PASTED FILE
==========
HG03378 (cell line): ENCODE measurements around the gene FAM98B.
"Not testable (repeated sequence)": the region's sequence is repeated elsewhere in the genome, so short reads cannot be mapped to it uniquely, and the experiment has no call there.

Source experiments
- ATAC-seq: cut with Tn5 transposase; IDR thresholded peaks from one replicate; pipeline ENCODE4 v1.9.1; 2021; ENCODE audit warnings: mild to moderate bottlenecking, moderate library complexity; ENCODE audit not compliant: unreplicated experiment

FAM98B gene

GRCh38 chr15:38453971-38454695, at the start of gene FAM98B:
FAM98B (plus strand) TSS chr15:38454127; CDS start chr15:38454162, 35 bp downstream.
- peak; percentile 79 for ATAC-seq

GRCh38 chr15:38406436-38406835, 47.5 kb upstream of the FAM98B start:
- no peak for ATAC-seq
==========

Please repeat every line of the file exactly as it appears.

HG03378 (cell line): ENCODE measurements around the gene FAM98B.
"Not testable (repeated sequence)": the region's sequence is repeated elsewhere in the genome, so short reads cannot be mapped to it uniquely, and the experiment has no call there.

Source experiments
- ATAC-seq: cut with Tn5 transposase; IDR thresholded peaks from one replicate; pipeline ENCODE4 v1.9.1; 2021; ENCODE audit warnings: mild to moderate bottlenecking, moderate library complexity; ENCODE audit not compliant: unreplicated experiment

FAM98B gene

GRCh38 chr15:38453971-38454695, at the start of gene FAM98B:
FAM98B (plus strand) TSS chr15:38454127; CDS start chr15:38454162, 35 bp downstream.
- peak; percentile 79 for ATAC-seq

GRCh38 chr15:38406436-38406835, 47.5 kb upstream of the FAM98B start:
- no peak for ATAC-seq